Guest post by Lisa van Aalst.
I am happy to be writing my second and final Field Research Diary entry on my research journey with MAXQDA. As part of my Master thesis, I conducted research on the topic: “Dalit women and Access to Justice – An analysis of accessing justice for the survivors of gender and caste-based discrimination in rural Uttar Pradesh, India”.
In my first diary entry, I presented how Dalit women, at the intersectionality of gender and caste, face severe discrimination, including limited access to the justice system. A rising resistance within the Dalit community stands up against the injustices they are facing and claim their right to social justice.
Focus Group Discussion with Women’s Group
Focus Group discussions in Research
In this fieldwork diary entry, I want to share how I have used MAXQDA to analyze my data. Alongside semi-structured interviews with Dalit women, human rights defenders, and other stakeholders, I also conducted two focus group discussions. Focus groups are a qualitative research method in which people are informally interviewed in a group setting. Usually, around six to twelve people participate in a typical focus group discussion. The researcher facilitates the discussion but tries to be non-directive; he or she should facilitate a discussion that is not dominated by one person but that gives all participants an equal chance to speak (Neuman, 2011, pg. 459).
For this research project, two focus group discussions were carried out. The first discussion took place in a suburb of Varanasi with a women’s group. This group addresses problems in their community, such as low school enrollment, alcohol abuse by their husbands, and creating employment opportunities for women. Around seven women were present during the discussion which lasted for about an hour.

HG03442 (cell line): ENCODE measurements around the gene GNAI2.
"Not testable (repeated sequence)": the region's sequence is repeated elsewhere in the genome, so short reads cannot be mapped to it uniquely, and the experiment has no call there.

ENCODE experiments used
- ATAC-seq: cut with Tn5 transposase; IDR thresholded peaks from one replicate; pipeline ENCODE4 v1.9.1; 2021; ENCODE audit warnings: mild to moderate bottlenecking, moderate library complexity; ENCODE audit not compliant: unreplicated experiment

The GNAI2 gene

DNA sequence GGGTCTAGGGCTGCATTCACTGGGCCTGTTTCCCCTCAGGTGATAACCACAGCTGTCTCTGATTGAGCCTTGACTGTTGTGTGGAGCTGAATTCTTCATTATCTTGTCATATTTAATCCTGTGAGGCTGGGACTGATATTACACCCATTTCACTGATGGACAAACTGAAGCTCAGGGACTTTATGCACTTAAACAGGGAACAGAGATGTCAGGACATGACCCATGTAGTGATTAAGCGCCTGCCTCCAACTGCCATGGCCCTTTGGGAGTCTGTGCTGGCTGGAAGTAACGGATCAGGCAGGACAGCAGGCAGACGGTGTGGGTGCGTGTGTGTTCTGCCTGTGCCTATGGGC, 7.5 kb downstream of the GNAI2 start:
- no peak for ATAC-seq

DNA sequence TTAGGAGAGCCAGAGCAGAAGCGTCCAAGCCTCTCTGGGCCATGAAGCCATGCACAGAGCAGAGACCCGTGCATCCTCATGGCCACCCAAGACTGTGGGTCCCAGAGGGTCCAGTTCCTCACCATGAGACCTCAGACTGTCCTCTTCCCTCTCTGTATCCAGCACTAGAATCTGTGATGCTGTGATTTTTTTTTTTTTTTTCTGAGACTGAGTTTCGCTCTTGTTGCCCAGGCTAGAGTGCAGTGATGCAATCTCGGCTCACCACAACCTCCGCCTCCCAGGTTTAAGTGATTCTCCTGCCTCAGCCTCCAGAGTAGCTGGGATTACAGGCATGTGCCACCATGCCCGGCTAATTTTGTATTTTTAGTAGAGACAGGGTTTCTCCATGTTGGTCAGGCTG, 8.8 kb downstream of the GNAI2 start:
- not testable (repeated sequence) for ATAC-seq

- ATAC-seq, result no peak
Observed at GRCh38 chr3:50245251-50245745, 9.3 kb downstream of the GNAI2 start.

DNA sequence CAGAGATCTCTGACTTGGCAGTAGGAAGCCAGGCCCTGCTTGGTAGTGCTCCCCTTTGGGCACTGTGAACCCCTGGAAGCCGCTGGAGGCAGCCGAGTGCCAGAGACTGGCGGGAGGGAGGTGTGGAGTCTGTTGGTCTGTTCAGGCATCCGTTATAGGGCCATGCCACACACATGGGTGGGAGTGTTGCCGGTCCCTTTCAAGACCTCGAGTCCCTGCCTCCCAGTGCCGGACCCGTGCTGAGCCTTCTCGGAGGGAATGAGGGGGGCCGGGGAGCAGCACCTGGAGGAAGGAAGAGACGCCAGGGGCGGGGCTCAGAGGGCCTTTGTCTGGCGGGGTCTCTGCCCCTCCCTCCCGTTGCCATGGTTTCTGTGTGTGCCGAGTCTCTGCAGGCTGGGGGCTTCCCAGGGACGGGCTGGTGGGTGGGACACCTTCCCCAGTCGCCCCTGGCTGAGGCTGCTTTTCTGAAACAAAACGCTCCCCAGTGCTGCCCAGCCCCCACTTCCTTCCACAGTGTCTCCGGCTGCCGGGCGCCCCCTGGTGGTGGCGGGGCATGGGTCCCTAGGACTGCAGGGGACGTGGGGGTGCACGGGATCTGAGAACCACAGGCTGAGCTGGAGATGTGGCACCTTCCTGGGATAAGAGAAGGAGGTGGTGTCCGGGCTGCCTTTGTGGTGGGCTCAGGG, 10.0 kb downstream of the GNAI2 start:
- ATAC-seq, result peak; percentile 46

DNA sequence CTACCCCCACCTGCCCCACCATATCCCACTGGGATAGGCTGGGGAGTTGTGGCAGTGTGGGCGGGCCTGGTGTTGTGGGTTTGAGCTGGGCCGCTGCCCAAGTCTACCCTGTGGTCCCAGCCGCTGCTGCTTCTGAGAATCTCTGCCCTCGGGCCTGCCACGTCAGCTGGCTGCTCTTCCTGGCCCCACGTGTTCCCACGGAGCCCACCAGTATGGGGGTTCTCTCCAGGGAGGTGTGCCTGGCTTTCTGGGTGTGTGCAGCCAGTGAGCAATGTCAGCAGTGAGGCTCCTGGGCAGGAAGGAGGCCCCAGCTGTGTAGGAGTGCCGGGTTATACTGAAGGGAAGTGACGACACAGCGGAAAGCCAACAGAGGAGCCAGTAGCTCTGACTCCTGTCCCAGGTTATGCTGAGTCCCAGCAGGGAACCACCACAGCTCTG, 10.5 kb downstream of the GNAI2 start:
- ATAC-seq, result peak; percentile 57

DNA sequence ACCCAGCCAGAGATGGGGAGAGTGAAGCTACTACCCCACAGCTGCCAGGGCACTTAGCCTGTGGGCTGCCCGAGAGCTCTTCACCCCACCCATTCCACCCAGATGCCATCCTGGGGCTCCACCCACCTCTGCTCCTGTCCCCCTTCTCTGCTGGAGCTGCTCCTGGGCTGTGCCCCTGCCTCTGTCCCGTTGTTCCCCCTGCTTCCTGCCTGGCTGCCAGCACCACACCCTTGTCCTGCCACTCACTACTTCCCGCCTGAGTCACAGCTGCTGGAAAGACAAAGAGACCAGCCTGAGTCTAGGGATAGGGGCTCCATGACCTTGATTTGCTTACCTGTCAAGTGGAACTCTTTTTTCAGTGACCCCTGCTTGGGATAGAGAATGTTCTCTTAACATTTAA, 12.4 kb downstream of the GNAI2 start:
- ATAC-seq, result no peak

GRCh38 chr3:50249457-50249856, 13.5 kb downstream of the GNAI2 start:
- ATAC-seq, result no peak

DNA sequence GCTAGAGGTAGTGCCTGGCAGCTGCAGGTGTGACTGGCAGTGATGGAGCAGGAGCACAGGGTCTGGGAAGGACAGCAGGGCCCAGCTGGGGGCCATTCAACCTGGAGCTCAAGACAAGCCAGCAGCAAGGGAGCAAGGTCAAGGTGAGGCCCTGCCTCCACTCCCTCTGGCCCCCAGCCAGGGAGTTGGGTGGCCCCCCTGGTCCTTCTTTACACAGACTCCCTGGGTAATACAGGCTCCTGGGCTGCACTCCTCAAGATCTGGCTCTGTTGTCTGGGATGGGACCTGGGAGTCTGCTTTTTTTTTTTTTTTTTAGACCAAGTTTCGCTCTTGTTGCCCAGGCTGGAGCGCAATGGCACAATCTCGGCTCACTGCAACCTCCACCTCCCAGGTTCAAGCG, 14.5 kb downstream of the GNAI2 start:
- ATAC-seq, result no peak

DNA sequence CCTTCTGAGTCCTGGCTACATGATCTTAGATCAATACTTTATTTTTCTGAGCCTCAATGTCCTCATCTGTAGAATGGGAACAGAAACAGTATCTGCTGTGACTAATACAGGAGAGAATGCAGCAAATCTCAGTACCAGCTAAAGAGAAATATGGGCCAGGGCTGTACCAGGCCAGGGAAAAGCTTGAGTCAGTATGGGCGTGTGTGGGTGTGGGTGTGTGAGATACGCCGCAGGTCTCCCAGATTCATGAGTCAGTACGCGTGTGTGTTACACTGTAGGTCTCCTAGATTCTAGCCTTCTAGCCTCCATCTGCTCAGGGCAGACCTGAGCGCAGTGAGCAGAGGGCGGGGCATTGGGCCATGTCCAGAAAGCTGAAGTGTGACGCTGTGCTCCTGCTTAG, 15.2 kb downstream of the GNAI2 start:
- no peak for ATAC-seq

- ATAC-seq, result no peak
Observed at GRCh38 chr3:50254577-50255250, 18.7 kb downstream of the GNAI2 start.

During the discussion, the women shared their experiences, challenges they were facing in the community and how they addressed these challenges collectively in their group. Here, the discussion was very much dominated by the leader of the group, sharing how their group was addressing different issues.
During Focus Group Discussion with Advocates Forum at Varanasi District Court
The second discussion was carried out with an advocates forum at Varanasi District Court. This forum addresses caste-based crimes and supports the survivors with legal expertise. In this discussion, which lasted for an hour, ten advocates were present, as compared to the discussion in the women’s group the advocates were talking for an equal amount of time and shared their experiences.
Group of Advocates from the Advocates Forum
Using MAXQDA to Analyze Focus Group Discussions
I used MAXQDA to analyze the focus group discussions. In the following, I will describe some of the functions I used and some tricks that might help to analyze your focus group discussions in a meaningful way.
- I started by opening MAXQDA. It is important here to remember not to import a regular document but to import a focus group transcript so you can use all the appropriate tools for focus group analysis later on.